Church does not practise what it preaches with development plans

PUBLISHED : Wednesday, 02 May, 2012, 12:00am
UPDATED : Wednesday, 02 May, 2012, 12:00am


Your articles on the giant advert on the front wall of the Chinese Methodist Church in Wan Chai, 'This city is dying, but God is living', should have taken a more critical look at the church's own failings with regard to issues of civic responsibility and altruism.

I refer to judicial reviews filed when it could not get its own way with regard to increasing the height limits, and therefore the redevelopment potential, of a number of its buildings in Wan Chai and Yau Ma Tei.

The buildings in question are zoned for government, institution and community use, traditionally low rise because of their function and in order to provide some spatial relief and ventilation to the surrounding district.

The church has already done very well for itself by redeveloping, in a joint venture with New World Development, the original low-rise 58-year-old Chinese Methodist Church into a 23-storey building. In a few years, the rights to the upper 13 floors will revert to the church.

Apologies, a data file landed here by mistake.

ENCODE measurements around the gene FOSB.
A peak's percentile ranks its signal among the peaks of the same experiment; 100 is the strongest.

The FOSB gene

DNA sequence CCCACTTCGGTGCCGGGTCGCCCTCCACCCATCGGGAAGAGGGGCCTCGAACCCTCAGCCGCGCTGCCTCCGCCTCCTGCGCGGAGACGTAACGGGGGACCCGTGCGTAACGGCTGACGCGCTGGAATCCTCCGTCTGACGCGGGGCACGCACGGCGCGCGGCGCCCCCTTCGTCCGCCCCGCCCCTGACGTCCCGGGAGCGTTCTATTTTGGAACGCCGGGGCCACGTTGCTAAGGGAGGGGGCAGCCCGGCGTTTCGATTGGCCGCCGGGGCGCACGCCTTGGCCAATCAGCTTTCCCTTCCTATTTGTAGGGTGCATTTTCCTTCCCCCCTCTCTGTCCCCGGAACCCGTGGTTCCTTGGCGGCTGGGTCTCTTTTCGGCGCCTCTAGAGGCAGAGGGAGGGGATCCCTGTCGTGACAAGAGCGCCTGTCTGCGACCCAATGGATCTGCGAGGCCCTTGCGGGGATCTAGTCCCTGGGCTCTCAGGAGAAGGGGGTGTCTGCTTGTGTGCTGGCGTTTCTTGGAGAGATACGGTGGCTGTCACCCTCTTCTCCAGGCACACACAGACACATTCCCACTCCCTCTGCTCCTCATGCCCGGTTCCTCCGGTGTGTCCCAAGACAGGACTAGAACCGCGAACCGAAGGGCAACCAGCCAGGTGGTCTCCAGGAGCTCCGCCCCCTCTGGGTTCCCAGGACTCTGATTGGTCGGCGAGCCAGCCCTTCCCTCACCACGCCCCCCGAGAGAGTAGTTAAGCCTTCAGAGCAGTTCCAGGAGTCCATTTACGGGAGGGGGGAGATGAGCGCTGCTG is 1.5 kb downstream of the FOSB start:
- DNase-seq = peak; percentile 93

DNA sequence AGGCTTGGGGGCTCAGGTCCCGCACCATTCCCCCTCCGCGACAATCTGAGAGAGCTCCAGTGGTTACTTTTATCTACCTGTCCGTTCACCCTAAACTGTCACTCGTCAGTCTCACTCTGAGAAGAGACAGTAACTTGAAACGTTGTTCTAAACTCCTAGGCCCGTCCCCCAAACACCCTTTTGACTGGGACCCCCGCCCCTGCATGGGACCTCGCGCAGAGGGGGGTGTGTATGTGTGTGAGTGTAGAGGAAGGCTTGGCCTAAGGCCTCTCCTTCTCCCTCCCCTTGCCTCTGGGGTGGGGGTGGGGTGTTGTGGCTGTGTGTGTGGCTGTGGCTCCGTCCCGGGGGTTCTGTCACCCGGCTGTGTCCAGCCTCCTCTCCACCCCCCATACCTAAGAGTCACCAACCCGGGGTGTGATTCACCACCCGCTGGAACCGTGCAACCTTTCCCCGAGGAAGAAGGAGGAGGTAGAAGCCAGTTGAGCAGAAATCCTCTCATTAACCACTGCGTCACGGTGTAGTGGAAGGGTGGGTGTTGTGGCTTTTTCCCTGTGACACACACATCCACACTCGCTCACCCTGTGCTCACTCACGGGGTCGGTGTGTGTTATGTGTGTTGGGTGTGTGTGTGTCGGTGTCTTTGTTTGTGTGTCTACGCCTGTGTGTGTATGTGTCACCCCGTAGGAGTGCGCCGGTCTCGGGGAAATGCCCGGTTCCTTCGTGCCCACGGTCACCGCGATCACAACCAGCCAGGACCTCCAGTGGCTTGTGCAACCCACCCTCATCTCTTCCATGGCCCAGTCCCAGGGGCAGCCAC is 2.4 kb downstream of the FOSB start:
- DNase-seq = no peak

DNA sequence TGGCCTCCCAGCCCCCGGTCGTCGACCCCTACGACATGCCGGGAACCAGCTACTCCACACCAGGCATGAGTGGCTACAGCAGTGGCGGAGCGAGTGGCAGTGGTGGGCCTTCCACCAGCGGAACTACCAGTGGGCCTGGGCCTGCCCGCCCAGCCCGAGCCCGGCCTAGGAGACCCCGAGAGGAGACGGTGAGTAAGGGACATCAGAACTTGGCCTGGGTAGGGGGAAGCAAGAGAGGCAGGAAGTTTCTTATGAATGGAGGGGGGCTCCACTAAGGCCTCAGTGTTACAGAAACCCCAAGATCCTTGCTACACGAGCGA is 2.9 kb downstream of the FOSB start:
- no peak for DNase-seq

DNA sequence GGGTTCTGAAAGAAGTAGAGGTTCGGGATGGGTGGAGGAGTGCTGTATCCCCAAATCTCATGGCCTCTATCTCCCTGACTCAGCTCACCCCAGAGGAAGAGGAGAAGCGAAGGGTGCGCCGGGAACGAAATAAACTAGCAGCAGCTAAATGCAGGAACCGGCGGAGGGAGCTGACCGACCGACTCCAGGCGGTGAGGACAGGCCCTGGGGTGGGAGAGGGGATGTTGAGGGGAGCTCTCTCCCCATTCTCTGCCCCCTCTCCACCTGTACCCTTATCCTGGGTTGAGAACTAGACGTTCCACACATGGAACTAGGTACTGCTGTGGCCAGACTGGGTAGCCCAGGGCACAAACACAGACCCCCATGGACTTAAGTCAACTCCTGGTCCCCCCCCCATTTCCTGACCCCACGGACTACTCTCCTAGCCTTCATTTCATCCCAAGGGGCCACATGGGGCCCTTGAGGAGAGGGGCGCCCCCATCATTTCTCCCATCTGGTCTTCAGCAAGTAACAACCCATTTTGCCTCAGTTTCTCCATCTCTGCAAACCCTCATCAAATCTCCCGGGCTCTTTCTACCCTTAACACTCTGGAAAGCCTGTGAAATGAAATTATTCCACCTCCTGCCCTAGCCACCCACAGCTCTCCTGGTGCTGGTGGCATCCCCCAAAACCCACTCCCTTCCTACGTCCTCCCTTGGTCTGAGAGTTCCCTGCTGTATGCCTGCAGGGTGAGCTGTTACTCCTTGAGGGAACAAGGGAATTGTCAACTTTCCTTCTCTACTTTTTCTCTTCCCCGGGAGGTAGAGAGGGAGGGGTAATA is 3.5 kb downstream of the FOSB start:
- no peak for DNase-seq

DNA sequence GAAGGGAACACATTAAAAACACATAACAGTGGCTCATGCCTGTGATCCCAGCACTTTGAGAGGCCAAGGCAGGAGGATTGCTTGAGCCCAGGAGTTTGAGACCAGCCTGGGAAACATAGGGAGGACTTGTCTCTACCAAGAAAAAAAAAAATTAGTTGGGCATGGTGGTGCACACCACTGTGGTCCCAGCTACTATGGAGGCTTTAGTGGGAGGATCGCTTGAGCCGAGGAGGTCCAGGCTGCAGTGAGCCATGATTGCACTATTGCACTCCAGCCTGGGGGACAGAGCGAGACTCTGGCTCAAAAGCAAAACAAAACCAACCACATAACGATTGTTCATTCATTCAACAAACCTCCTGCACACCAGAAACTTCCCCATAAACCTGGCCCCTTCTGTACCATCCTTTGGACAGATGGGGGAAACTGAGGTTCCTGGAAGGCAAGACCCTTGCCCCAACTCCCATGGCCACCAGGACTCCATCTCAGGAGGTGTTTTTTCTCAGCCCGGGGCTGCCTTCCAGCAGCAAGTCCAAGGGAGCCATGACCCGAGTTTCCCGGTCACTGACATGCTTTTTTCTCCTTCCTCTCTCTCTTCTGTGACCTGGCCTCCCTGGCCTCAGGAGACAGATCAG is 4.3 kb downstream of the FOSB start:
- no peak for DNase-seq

In response to complaints from conservationists who opposed the demolition of the Chinese Renaissance-style church in 1994, its minister said: 'We wanted a building that would meet our future needs. We didn't want it to be demolished again in 50 years.'

But now, with dollar signs in its eyes, the church wants to build ever higher. It also wants height restrictions eased on the nearby Wesley Hotel, currently being renovated into deluxe suites.

This is a purely commercial venture masquerading as a community centre and thereby enjoying the tax and other benefits applicable to government institution and community projects.

Part of the ground floor was leased to a liquor store, certainly not in line with the preaching of John Wesley, principal founder of the Methodist movement, who deplored distilled beverages.

The church itself needs to reflect on its message that 'only God matters in our daily lives'. It demonstrates the same greed as the Anglican Church which demanded, and was granted by the Executive Council, compensatory land on Jardine's Lookout in exchange for preserving its historical buildings on Lower Albert Road. Luckily, residents are not enthusiastic and are taking action so plans to build luxury residential units for rent on that road have been delayed.

How can we have an upright society when the very institutions that should provide the moral road map are so busy themselves trying to exploit the system?

Candy Tam, Wan Chai